Do you need an advice on injury prevention or other aspects of musculoskeletal or neurological conditions? Do you wish to improve your physical performance for sports? Are you planning to return to routine exercises following prolong period of inactivity or injury? Or planning to go out on adventure trip? The answer to improve your functional capacity or quality of life is physiotherapy under supervision of qualified physiotherapist.Physiotherapist & Ergonomist of “Be Active” clinic, Dr Aditi Kulkarni says “Physiotherapy has both curative and preventive disciplinary aspects”. As it is a drugless therapy it has become an integral part of healthcare industry and is becoming more & more popular among all age groups.In Be Active clinic physiotherapy, relaxation technique, tapping, electrotherapeutic modalities such as SWD, IFT, TENS, Wax Bath, EMS, Ultrasound and Traction machine along with lifestyle modification tips with the help of ergonomics are available under one roof.With the combination of above mentioned therapies one can hasten body’s natural healing processes by maximizing recovery & ensure optimal outcome on long-term basis, even in post operative rehabilitation and in chronic neurological conditions like Parkinson’s, Multiple Sclerosis, Paralysis, etc.Dr. Aditi also mentioned “ age or work related joint aches or dysfunctions, chest complications or sport injuries like pulled hamstrings, stress fractures, Osgood shatter disease/ runners knee, carpel tunnel syndrome, heel pain, ankle injuries or sprain” are some of the problems which can be cured completely with the help of physiotherapy and ergonomics.With the experience of practising in this field Dr. Aditi feels the real success of any treatment lies in healthy and happy atmosphere and cooperation between the therapist, patient and his family.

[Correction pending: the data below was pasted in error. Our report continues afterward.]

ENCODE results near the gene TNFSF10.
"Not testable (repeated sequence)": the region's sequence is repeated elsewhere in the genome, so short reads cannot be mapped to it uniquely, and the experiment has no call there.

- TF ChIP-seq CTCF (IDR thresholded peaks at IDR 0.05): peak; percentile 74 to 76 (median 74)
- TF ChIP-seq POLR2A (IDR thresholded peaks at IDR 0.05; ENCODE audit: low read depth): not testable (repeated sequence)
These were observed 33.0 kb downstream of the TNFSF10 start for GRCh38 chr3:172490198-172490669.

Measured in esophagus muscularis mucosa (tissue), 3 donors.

Fix Your Posture and Reduce the Risk of Back Ache With These 5 Simple Tips

Dr. Geetanjali Jha, Homeopath